Crashes happen every day in Los Angeles and surrounding California. Many have the same elements to them, but every so often a unique situation comes up that more significantly rocks a community.
In San Fernando Valley last August, a teenager was driving when he caused a severe crash. Though it was a single motor vehicle accident, the accident still proved to be fatal for two good Samaritans who tried to help. The fatal accident has led to criminal charges against the teen driver, even though his car never touched the victims.
The 19-year-old defendant is charged with felony vehicular manslaughter with gross negligence after the victims died by electrocution tied to the crash. While speeding, the teen reportedly crashed into both a light pole and fire hydrant -- a lethal combination of damage.
Electricity charged the water and set up a deadly scene for all around. The good Samaritans who rushed to try to help walked into the charged water and suffered fatal injuries as a result. It is a less common way to die related to a car accident, but prosecutors still believe that the deaths were direct consequences of the teen's reckless driving.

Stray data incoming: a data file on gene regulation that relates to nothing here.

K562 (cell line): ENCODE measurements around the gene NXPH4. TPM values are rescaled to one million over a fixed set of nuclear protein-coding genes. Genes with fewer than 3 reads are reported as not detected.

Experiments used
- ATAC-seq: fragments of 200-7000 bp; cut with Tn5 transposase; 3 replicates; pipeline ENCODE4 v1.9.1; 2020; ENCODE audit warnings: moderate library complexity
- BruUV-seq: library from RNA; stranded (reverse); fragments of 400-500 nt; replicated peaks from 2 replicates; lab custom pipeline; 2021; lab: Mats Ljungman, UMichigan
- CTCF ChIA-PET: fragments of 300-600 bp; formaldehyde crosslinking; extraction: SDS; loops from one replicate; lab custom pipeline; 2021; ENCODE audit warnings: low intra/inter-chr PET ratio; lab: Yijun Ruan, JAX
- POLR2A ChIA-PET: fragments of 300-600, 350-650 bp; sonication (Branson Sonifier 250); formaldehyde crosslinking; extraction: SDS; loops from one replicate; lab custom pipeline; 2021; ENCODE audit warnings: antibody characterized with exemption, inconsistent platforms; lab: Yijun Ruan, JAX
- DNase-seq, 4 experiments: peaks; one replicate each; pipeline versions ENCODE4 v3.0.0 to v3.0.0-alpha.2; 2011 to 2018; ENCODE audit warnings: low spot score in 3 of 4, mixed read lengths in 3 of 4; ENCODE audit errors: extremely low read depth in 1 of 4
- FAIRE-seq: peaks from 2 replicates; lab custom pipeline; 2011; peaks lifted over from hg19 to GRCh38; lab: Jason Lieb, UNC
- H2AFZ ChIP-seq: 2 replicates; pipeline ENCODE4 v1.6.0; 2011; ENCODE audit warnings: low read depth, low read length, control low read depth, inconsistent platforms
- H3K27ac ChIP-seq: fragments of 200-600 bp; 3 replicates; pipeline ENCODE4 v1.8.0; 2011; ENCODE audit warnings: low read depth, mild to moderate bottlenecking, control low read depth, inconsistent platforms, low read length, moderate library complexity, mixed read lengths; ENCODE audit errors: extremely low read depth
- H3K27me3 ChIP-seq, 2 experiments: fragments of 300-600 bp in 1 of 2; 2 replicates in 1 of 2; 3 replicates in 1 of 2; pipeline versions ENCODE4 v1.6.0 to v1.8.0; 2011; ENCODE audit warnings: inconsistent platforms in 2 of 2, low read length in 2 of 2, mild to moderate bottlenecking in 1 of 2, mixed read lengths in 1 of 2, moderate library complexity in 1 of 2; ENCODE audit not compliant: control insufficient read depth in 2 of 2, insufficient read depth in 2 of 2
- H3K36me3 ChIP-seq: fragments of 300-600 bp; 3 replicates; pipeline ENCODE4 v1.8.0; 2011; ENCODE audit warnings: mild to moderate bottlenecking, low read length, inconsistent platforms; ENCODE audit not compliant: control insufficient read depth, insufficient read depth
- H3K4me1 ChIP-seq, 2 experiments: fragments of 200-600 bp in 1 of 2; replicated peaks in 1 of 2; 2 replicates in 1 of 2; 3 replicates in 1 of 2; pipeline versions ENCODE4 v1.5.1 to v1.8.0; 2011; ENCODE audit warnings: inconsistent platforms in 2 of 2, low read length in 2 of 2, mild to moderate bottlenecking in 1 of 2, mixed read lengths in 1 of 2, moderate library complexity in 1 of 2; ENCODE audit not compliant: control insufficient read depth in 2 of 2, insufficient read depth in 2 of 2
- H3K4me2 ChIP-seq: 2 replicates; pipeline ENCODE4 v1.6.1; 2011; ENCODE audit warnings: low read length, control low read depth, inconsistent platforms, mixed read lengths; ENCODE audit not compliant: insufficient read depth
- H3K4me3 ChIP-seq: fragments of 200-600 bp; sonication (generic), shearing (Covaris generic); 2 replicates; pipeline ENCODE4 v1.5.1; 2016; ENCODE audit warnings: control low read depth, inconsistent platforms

News reports don't disclose whether the victims, ages 40 and 39, have surviving family and whether that family feels that targeting the teen driver is appropriate. Wrongful death lawsuits would be an option for any surviving family if they do feel that they want to seek justice from a civil law standpoint.
The defendant has pleaded not guilty to the charge against him. Do you think that the deaths by electrocution in this case should be treated just as though the victims were hit by the reckless driver?
Source: KABC-TV Los Angeles, "Driver pleads not guilty to electrocution deaths in Valley Village," Sid Garcia, Nov. 19, 2012